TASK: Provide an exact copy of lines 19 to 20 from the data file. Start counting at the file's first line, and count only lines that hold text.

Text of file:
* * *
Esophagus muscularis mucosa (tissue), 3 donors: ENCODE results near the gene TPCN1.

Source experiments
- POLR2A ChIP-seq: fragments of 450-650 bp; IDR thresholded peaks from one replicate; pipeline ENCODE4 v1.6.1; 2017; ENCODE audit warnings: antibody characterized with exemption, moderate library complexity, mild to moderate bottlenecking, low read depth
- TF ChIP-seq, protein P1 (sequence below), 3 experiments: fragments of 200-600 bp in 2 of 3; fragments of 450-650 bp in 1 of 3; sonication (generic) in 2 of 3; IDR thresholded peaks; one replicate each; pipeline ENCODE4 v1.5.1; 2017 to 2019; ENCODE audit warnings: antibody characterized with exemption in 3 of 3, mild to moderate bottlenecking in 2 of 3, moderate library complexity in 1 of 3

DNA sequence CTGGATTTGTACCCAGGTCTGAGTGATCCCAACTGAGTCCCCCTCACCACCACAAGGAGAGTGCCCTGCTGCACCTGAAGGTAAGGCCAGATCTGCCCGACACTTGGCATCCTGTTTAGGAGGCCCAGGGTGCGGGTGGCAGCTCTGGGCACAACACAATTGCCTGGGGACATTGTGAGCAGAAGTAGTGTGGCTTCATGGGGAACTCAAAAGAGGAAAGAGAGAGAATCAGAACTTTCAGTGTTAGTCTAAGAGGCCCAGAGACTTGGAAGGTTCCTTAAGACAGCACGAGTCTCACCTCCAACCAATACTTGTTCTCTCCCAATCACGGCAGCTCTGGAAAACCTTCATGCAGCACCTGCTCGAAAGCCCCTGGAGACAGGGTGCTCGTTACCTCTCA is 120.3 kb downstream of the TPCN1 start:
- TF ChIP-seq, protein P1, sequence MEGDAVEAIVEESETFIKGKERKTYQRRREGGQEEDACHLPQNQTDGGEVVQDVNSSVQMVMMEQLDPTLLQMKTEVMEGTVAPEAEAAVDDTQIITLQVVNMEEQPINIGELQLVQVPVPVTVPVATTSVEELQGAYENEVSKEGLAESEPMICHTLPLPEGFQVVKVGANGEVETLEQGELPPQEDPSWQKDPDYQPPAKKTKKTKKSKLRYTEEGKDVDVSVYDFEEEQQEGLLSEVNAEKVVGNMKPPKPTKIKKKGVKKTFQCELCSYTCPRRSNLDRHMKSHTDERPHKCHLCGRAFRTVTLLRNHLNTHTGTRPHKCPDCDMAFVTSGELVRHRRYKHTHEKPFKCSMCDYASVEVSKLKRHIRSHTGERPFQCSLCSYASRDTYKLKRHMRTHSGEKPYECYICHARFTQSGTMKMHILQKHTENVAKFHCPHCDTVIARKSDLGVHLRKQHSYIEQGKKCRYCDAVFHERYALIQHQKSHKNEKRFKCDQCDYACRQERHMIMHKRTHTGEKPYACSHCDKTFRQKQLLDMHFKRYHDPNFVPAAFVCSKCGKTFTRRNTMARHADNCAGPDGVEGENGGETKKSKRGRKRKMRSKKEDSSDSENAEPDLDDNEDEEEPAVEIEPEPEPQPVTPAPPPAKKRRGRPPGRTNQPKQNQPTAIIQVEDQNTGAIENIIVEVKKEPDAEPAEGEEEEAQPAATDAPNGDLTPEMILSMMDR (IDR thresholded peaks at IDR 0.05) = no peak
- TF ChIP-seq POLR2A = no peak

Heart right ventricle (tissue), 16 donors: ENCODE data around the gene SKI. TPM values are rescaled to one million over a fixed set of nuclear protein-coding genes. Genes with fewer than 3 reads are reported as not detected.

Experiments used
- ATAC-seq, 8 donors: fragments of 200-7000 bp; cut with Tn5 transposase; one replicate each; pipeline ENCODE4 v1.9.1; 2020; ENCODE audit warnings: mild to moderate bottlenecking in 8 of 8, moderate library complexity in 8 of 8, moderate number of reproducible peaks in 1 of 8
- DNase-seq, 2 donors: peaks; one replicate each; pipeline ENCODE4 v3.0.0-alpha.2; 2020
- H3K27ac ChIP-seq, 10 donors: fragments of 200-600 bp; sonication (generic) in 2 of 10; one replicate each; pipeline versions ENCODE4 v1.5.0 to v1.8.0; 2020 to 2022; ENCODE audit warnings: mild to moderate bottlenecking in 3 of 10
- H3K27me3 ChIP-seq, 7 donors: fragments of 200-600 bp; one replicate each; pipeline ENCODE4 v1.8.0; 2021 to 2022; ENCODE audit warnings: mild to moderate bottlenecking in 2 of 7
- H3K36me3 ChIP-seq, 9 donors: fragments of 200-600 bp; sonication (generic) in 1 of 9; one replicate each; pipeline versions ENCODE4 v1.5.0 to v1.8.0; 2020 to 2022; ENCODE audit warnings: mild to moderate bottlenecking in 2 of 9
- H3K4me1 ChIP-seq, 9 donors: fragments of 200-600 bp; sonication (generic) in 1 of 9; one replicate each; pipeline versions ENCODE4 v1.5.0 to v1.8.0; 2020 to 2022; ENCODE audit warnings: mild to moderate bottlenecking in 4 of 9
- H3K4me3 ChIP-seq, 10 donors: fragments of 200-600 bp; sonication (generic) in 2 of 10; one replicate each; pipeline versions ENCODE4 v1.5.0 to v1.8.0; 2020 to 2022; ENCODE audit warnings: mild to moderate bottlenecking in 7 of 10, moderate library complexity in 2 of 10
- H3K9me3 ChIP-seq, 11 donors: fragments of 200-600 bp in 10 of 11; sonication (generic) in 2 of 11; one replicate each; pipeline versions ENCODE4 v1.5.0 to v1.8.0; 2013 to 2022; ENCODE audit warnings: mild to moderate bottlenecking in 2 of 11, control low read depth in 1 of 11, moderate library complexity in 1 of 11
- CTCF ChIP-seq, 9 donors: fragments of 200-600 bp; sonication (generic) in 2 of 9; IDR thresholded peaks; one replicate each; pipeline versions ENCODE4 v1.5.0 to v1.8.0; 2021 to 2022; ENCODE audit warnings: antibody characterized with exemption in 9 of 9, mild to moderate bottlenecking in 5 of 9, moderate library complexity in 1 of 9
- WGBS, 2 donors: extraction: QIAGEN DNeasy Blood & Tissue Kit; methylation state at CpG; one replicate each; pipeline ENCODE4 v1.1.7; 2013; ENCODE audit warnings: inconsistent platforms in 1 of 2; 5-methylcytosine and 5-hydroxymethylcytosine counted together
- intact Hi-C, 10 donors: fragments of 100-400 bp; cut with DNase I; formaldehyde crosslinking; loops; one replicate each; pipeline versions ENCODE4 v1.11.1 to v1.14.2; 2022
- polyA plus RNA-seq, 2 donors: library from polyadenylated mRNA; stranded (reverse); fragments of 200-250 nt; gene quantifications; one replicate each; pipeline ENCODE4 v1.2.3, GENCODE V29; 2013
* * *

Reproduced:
- WGBS, 2 donors: extraction: QIAGEN DNeasy Blood & Tissue Kit; methylation state at CpG; one replicate each; pipeline ENCODE4 v1.1.7; 2013; ENCODE audit warnings: inconsistent platforms in 1 of 2; 5-methylcytosine and 5-hydroxymethylcytosine counted together
- intact Hi-C, 10 donors: fragments of 100-400 bp; cut with DNase I; formaldehyde crosslinking; loops; one replicate each; pipeline versions ENCODE4 v1.11.1 to v1.14.2; 2022